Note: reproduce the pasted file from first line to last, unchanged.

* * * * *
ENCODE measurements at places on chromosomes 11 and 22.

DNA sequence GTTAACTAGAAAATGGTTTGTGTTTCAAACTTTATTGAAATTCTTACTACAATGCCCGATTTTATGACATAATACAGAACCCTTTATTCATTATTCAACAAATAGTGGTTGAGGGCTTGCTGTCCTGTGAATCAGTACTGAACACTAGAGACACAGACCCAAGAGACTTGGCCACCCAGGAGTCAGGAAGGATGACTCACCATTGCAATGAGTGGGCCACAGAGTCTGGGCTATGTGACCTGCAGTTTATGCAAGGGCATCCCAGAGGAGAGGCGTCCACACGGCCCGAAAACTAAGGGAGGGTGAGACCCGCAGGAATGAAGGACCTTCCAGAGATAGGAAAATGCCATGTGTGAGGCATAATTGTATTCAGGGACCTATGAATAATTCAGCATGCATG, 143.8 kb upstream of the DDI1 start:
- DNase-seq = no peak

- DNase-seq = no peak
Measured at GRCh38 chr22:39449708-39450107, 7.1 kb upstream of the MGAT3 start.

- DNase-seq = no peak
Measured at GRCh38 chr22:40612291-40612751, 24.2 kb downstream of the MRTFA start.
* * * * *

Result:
ENCODE measurements at places on chromosomes 11 and 22.

DNA sequence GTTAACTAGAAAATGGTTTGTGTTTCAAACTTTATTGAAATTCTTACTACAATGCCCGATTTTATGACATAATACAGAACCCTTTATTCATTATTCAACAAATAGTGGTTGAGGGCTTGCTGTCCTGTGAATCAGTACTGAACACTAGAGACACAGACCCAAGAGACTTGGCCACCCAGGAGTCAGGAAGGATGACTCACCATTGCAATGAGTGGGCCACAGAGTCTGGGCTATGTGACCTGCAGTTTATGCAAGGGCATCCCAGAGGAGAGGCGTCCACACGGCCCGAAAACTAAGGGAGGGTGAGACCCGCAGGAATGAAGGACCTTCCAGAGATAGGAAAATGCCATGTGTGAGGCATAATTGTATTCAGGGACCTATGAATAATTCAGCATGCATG, 143.8 kb upstream of the DDI1 start:
- DNase-seq = no peak

- DNase-seq = no peak
Measured at GRCh38 chr22:39449708-39450107, 7.1 kb upstream of the MGAT3 start.

- DNase-seq = no peak
Measured at GRCh38 chr22:40612291-40612751, 24.2 kb downstream of the MRTFA start.